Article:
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Baltimore nurse Emily Raines, her boyfriend saves a passenger whose heart stopped mid-flight

This couple was in the right airspace at the right time.

A Baltimore nurse returning home from a tropical vacation with her boyfriend sprang into action to save the life of another passenger whose heart suddenly stopped mid-flight, according to reports.

Emily Raines, 31, and Daniel Shifflett, 28, were on Southwest Flight 553 on May 1 when a flight attendant asked over the loudspeaker if flyers had medical experience to help a passenger in the event emergency.

“I could hear the panic in the flight attendant’s voice,” Raines, an acute care nurse at Greater Baltimore Medical Center, told The Washington Post of the urgent call to arms midway through. of the flight.

She added that she immediately knew “this is going to be serious.”

She and Shifflett, a former nurse who now works in finance, jumped up and were led to an unconscious passenger in his seat and without a pulse.

The sick man’s face had turned purple.

She and Shifflett jumped out and were led to a passenger who was unconscious in his seat and without a pulse.
WJZ CBS Baltimore

“It was pretty alarming, obviously, to see his face look like that,” Raines told CBS News, which first reported on the couple’s on-air exploits.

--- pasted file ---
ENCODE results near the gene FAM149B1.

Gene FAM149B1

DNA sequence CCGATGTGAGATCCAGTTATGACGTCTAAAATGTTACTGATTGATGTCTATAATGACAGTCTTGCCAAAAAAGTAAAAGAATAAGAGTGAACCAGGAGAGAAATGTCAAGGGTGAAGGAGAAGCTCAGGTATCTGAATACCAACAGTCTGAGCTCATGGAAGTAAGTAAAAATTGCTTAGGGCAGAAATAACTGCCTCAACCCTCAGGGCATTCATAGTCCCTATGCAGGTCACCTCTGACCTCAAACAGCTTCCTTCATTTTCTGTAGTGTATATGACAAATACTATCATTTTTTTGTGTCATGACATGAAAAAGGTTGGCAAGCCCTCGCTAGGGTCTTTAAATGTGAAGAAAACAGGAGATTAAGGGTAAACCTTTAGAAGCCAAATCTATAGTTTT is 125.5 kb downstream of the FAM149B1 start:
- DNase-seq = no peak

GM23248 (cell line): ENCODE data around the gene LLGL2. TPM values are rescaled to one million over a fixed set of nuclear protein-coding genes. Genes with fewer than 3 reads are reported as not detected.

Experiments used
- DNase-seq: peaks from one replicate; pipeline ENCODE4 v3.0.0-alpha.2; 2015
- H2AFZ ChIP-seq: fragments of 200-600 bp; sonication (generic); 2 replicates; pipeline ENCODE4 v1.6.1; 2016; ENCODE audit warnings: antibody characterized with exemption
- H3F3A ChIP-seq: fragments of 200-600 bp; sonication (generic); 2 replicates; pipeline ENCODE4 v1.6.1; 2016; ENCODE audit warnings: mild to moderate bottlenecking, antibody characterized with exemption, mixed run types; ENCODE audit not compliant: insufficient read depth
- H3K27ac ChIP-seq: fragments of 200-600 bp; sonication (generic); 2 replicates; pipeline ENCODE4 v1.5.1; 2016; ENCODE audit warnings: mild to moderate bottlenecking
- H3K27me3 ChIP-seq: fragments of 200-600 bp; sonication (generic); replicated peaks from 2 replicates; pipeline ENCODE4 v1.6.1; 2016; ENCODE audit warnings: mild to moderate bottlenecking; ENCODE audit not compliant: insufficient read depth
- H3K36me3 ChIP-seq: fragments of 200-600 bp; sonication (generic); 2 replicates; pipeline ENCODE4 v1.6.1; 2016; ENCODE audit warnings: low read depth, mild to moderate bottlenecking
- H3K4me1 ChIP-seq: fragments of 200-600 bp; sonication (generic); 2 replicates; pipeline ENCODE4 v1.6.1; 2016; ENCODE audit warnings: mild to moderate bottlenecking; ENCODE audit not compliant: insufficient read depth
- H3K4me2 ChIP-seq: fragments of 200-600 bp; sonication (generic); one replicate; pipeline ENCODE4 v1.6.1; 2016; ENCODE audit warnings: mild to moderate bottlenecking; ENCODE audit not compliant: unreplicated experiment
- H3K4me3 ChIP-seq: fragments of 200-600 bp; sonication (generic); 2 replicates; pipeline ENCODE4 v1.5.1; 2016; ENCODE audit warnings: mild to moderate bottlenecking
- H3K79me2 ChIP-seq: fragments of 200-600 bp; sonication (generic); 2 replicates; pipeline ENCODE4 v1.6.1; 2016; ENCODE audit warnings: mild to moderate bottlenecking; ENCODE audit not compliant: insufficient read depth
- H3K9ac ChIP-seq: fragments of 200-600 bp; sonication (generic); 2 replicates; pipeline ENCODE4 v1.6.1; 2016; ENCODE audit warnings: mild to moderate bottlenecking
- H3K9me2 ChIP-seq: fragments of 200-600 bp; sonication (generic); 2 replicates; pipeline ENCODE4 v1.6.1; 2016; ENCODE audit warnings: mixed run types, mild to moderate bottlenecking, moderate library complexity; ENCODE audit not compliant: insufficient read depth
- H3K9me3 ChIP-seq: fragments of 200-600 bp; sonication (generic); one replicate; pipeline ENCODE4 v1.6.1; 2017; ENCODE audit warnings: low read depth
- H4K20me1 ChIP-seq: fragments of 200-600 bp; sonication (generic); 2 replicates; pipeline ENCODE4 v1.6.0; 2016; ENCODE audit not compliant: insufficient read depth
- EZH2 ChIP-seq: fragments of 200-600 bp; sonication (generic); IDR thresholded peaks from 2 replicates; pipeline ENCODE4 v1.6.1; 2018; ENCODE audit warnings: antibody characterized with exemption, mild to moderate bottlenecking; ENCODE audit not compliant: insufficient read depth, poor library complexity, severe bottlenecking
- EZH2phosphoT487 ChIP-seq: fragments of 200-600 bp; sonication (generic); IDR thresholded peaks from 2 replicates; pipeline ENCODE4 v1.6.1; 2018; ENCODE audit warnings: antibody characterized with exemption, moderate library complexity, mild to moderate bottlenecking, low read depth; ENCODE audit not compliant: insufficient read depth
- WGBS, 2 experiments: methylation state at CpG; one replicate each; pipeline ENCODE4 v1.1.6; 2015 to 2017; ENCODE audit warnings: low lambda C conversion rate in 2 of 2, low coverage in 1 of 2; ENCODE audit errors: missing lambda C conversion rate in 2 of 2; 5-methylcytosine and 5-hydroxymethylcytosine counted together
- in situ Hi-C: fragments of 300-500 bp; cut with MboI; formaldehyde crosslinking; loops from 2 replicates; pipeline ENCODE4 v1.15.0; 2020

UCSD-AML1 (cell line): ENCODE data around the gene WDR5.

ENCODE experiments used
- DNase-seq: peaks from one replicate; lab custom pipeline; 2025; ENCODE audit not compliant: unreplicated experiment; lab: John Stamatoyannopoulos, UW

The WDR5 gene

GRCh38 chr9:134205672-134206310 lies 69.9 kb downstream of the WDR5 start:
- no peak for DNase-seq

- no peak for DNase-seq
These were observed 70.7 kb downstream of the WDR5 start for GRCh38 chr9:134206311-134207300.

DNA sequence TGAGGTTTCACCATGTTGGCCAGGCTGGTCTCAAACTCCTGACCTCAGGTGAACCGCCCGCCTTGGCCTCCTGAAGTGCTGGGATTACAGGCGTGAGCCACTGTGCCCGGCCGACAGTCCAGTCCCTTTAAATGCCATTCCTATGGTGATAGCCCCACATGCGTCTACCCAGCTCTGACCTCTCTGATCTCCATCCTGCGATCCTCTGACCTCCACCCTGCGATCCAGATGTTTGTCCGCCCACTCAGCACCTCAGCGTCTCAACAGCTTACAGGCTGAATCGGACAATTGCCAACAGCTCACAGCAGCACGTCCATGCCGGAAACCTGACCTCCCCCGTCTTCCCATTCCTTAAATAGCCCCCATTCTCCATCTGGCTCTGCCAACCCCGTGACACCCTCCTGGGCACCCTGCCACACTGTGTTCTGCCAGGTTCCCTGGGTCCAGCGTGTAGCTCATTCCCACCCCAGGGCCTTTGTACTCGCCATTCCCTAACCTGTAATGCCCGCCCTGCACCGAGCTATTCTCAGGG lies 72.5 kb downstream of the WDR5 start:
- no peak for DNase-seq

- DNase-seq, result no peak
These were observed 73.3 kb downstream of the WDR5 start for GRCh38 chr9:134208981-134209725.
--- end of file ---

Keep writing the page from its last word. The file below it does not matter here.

Shifflett told the Washington Post that a crew member was performing chest compressions on the man while he was still slumped in his seat, but “you have to be on a level surface. Otherwise, the cuts won’t do anything.

He and Raines laid the man, whom they did not identify but who was middle-aged, on the ground in the narrow confines of the driveway to perform several more rounds of compressions, eventually resuscitating him minutes before the flight makes an emergency landing in Raleigh. , North Carolina.

“I would say about seven minutes before we landed is when we brought him back to life,” Raines told the outlet, adding that when she gave him artificial respiration, “I could see that his chest did not rise.”

“It was very overwhelming,” the 10-year-old nursing veteran said of the frightening ordeal, but added it was “incredible” to see his eyes open.

Rescuers took the passenger to a local hospital.

“Not many times when you’re doing CPR or encountering situations like this, patients really get away with it,” Rains told The Washington Post.

The couple have stayed in touch with the man and his family, who are at home and “doing remarkably well,” according to a text from his wife they shared with the outlet.

“We still don’t know exactly what happened,” his wife wrote.

She said her husband did not have a heart attack and his urgency was likely ‘due to low oxygen levels’, but doctors believe ‘several factors played a part’.

Raines and Shifflett, who met in 2018 while nursing at a psychiatric hospital in Maryland, said they tried to change their flight home from their four-day Bahamas cruise twice that day. , but that they ultimately kept their original route.

“I don’t know what would have happened,” she said.

“I’m really glad we were able to be there to help.”

New York Post

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